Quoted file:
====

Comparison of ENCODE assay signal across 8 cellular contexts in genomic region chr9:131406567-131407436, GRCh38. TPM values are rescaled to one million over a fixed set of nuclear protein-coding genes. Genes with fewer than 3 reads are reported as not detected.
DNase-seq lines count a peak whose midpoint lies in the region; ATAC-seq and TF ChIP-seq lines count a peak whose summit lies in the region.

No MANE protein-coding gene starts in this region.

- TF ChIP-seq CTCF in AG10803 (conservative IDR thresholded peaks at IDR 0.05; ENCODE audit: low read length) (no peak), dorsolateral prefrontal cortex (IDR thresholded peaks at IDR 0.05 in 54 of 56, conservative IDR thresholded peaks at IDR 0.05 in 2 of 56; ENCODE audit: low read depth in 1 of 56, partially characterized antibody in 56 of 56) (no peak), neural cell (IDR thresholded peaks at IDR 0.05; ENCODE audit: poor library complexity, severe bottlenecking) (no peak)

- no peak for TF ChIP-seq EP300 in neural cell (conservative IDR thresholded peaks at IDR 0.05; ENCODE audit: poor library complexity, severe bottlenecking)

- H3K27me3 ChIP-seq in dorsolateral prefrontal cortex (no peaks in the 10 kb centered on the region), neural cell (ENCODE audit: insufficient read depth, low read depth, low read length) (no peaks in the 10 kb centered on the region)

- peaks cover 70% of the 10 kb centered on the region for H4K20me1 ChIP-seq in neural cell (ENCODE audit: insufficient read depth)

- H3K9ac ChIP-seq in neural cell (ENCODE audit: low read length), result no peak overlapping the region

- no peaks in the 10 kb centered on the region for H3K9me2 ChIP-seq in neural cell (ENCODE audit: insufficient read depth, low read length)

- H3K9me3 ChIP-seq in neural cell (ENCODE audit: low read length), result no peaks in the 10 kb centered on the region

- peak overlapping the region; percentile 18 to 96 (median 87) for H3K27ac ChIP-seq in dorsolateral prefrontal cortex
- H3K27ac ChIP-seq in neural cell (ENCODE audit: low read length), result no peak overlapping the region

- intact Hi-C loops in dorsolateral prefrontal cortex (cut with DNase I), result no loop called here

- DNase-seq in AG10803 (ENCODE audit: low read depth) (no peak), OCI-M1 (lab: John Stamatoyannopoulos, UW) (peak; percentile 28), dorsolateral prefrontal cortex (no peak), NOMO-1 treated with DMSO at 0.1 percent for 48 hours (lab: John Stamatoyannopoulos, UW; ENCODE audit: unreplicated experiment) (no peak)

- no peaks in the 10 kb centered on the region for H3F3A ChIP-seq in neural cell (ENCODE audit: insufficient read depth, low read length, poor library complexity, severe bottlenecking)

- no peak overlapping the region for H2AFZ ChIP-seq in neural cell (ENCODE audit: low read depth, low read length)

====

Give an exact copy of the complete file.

Comparison of ENCODE assay signal across 8 cellular contexts in genomic region chr9:131406567-131407436, GRCh38. TPM values are rescaled to one million over a fixed set of nuclear protein-coding genes. Genes with fewer than 3 reads are reported as not detected.
DNase-seq lines count a peak whose midpoint lies in the region; ATAC-seq and TF ChIP-seq lines count a peak whose summit lies in the region.

No MANE protein-coding gene starts in this region.

- TF ChIP-seq CTCF in AG10803 (conservative IDR thresholded peaks at IDR 0.05; ENCODE audit: low read length) (no peak), dorsolateral prefrontal cortex (IDR thresholded peaks at IDR 0.05 in 54 of 56, conservative IDR thresholded peaks at IDR 0.05 in 2 of 56; ENCODE audit: low read depth in 1 of 56, partially characterized antibody in 56 of 56) (no peak), neural cell (IDR thresholded peaks at IDR 0.05; ENCODE audit: poor library complexity, severe bottlenecking) (no peak)

- no peak for TF ChIP-seq EP300 in neural cell (conservative IDR thresholded peaks at IDR 0.05; ENCODE audit: poor library complexity, severe bottlenecking)

- H3K27me3 ChIP-seq in dorsolateral prefrontal cortex (no peaks in the 10 kb centered on the region), neural cell (ENCODE audit: insufficient read depth, low read depth, low read length) (no peaks in the 10 kb centered on the region)

- peaks cover 70% of the 10 kb centered on the region for H4K20me1 ChIP-seq in neural cell (ENCODE audit: insufficient read depth)

- H3K9ac ChIP-seq in neural cell (ENCODE audit: low read length), result no peak overlapping the region

- no peaks in the 10 kb centered on the region for H3K9me2 ChIP-seq in neural cell (ENCODE audit: insufficient read depth, low read length)

- H3K9me3 ChIP-seq in neural cell (ENCODE audit: low read length), result no peaks in the 10 kb centered on the region

- peak overlapping the region; percentile 18 to 96 (median 87) for H3K27ac ChIP-seq in dorsolateral prefrontal cortex
- H3K27ac ChIP-seq in neural cell (ENCODE audit: low read length), result no peak overlapping the region

- intact Hi-C loops in dorsolateral prefrontal cortex (cut with DNase I), result no loop called here

- DNase-seq in AG10803 (ENCODE audit: low read depth) (no peak), OCI-M1 (lab: John Stamatoyannopoulos, UW) (peak; percentile 28), dorsolateral prefrontal cortex (no peak), NOMO-1 treated with DMSO at 0.1 percent for 48 hours (lab: John Stamatoyannopoulos, UW; ENCODE audit: unreplicated experiment) (no peak)

- no peaks in the 10 kb centered on the region for H3F3A ChIP-seq in neural cell (ENCODE audit: insufficient read depth, low read length, poor library complexity, severe bottlenecking)

- no peak overlapping the region for H2AFZ ChIP-seq in neural cell (ENCODE audit: low read depth, low read length)